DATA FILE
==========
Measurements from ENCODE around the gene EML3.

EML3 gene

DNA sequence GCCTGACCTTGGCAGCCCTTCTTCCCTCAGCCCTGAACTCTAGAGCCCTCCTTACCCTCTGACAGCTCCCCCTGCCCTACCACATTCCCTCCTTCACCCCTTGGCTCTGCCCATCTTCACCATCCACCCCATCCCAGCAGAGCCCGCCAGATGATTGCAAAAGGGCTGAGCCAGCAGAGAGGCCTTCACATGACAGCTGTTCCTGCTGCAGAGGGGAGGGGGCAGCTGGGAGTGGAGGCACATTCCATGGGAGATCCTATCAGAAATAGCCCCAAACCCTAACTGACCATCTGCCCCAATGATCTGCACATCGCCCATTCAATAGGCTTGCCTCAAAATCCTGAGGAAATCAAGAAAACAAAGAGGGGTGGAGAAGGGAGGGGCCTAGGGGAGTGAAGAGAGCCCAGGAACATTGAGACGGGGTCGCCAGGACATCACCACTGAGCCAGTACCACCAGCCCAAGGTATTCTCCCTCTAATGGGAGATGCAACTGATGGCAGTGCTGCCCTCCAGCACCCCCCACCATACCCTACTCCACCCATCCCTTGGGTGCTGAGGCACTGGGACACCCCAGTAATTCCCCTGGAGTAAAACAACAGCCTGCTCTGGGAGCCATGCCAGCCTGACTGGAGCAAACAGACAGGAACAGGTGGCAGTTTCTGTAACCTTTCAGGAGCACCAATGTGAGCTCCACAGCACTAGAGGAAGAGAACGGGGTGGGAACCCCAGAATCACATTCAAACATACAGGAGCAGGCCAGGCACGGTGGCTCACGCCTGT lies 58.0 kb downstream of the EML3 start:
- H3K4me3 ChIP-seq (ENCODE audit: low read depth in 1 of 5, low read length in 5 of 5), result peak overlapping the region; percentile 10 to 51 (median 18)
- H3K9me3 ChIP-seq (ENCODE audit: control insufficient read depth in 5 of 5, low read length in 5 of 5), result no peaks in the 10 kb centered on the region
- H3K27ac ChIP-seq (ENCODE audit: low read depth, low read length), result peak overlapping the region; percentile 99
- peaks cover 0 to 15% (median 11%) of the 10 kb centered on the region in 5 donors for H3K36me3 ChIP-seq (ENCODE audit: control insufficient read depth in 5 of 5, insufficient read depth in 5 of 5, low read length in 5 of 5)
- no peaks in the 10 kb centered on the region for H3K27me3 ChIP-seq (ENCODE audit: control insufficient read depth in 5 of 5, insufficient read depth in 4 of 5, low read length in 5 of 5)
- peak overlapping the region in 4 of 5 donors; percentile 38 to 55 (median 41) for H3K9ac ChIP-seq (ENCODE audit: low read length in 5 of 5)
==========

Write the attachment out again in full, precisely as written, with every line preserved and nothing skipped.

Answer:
Measurements from ENCODE around the gene EML3.

EML3 gene

DNA sequence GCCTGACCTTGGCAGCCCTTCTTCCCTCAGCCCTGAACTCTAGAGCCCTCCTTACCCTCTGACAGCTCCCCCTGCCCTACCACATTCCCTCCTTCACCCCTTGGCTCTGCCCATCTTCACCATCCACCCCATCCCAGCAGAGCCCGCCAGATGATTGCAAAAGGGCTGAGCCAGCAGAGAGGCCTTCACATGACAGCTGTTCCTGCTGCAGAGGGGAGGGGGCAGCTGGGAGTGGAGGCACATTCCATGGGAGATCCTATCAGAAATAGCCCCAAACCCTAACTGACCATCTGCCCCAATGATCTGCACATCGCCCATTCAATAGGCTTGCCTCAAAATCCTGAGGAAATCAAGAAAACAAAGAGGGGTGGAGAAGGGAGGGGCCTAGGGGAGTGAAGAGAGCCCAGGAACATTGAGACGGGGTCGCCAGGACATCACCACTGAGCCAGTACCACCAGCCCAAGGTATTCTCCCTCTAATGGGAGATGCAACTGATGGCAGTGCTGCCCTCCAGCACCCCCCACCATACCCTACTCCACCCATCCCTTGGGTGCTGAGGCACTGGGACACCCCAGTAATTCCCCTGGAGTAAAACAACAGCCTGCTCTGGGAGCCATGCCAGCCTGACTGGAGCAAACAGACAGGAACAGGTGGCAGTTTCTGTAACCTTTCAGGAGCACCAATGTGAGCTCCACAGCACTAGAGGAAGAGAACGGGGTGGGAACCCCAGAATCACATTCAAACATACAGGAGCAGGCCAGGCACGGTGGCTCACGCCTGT lies 58.0 kb downstream of the EML3 start:
- H3K4me3 ChIP-seq (ENCODE audit: low read depth in 1 of 5, low read length in 5 of 5), result peak overlapping the region; percentile 10 to 51 (median 18)
- H3K9me3 ChIP-seq (ENCODE audit: control insufficient read depth in 5 of 5, low read length in 5 of 5), result no peaks in the 10 kb centered on the region
- H3K27ac ChIP-seq (ENCODE audit: low read depth, low read length), result peak overlapping the region; percentile 99
- peaks cover 0 to 15% (median 11%) of the 10 kb centered on the region in 5 donors for H3K36me3 ChIP-seq (ENCODE audit: control insufficient read depth in 5 of 5, insufficient read depth in 5 of 5, low read length in 5 of 5)
- no peaks in the 10 kb centered on the region for H3K27me3 ChIP-seq (ENCODE audit: control insufficient read depth in 5 of 5, insufficient read depth in 4 of 5, low read length in 5 of 5)
- peak overlapping the region in 4 of 5 donors; percentile 38 to 55 (median 41) for H3K9ac ChIP-seq (ENCODE audit: low read length in 5 of 5)